Still from Studio Ghibli’s “Up on Poppy Hill”
One thing that Goro Miyazaki’s film Up on Poppy Hill
shares with films directed by his father — especially My Neighbor Totoro
— is its ability to conjure, for me, an instant sense of longing to spend time in a place I’ve never been in, but which feels immediate, real and vital, even if also idealized and romanticized. Up on Poppy Hill
doesn’t make quite the emotional impact of a film like Totoro
, nor does it try for the wild imaginative reach of Howl’s Moving Castle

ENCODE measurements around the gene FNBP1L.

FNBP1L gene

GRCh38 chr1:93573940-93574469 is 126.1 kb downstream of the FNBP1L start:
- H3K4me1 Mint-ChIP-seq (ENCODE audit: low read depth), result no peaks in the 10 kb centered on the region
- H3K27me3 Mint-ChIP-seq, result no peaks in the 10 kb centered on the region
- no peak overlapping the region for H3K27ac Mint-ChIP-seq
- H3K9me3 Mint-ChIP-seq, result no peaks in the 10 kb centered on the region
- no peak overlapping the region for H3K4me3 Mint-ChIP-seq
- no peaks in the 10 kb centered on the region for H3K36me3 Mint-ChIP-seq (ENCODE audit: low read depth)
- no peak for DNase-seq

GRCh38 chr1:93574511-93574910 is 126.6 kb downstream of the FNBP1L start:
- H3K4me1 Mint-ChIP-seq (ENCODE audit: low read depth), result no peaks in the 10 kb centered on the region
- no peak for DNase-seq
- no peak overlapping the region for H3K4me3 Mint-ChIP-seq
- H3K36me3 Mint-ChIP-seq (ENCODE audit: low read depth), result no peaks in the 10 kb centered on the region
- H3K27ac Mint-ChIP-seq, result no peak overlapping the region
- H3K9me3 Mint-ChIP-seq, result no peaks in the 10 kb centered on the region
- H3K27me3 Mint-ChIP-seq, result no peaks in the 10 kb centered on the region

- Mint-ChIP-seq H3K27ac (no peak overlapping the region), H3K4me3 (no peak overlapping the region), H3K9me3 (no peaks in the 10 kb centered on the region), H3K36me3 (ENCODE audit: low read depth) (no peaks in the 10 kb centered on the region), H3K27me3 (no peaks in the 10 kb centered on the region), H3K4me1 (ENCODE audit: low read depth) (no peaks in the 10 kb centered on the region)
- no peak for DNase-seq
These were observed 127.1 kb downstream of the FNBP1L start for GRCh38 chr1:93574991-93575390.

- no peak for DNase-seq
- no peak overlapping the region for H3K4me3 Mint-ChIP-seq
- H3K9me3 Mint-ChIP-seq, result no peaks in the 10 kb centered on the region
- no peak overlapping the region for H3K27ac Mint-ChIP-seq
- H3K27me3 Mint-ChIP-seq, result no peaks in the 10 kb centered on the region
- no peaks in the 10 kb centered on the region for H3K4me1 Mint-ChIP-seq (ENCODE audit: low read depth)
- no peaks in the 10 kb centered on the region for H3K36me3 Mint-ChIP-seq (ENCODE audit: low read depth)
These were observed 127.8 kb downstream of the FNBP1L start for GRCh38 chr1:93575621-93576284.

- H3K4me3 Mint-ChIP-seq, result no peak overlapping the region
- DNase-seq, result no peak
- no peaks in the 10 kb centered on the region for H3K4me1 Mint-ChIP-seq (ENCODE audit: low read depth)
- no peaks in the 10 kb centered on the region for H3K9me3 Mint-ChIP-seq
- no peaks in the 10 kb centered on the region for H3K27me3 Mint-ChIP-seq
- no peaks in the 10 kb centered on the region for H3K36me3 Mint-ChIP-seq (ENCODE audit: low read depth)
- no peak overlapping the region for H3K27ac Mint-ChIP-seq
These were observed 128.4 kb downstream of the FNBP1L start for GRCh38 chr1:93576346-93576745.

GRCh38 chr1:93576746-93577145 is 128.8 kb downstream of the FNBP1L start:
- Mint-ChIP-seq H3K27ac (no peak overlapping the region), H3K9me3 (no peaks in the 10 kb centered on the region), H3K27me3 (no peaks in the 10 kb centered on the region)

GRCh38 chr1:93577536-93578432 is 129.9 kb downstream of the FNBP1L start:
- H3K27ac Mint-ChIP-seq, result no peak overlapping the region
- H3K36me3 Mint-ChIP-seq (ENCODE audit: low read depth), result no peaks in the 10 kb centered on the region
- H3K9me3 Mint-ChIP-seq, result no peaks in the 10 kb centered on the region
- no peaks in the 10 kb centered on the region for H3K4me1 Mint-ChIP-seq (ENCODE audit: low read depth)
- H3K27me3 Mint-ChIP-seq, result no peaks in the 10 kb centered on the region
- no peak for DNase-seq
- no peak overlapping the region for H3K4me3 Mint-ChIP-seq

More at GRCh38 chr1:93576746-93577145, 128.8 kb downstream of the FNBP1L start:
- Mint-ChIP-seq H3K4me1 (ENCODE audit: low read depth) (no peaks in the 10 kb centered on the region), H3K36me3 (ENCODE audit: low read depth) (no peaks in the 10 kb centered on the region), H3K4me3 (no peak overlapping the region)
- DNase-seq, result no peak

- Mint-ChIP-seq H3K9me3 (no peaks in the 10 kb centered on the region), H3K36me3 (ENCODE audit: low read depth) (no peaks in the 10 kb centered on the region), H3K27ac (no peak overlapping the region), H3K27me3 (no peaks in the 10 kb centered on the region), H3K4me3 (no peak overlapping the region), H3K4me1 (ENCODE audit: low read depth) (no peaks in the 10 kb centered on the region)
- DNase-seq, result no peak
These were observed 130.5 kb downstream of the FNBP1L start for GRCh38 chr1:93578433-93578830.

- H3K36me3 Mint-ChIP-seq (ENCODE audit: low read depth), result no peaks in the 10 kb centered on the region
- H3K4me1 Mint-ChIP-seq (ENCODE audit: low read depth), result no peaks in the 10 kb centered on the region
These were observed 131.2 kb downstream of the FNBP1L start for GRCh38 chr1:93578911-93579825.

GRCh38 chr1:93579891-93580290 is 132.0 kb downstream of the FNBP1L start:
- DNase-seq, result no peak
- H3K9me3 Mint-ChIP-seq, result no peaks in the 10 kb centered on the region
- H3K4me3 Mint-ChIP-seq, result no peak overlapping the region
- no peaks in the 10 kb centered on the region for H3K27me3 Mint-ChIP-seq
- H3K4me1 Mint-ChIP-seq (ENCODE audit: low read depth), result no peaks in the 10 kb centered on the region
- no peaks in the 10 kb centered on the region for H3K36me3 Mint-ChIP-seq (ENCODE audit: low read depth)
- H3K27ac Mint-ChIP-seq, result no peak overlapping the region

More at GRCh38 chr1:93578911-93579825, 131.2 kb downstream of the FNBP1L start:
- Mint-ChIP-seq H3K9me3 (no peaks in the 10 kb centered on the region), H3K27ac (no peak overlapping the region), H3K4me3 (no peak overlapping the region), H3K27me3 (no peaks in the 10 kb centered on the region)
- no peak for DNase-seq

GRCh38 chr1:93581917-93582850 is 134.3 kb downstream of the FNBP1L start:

. In fact, there’s no supernatural element in the story at all — it’s a small-scale melodrama whose plot is, frankly, a half-done affair, and maybe the least interesting thing about it. But it nevertheless felt immersive — transmitting a kind of sunny melancholy, if that makes any sense.
Most of all, it makes the Yokohama of 1964 about as gorgeously appealing as a town can be. I watched the film at the IFC Children’s Film Festival this morning — thanks to my prescient wife’s attention to the upcoming screening — with our daughters, and our eldest and I agreed it made us want to visit Japan rather keenly. But of course what we were enraptured with was the landscape of someone’s memories, a place we can never otherwise visit. It stung a bit to know that, but it’s also what lent an otherwise slender film real weight.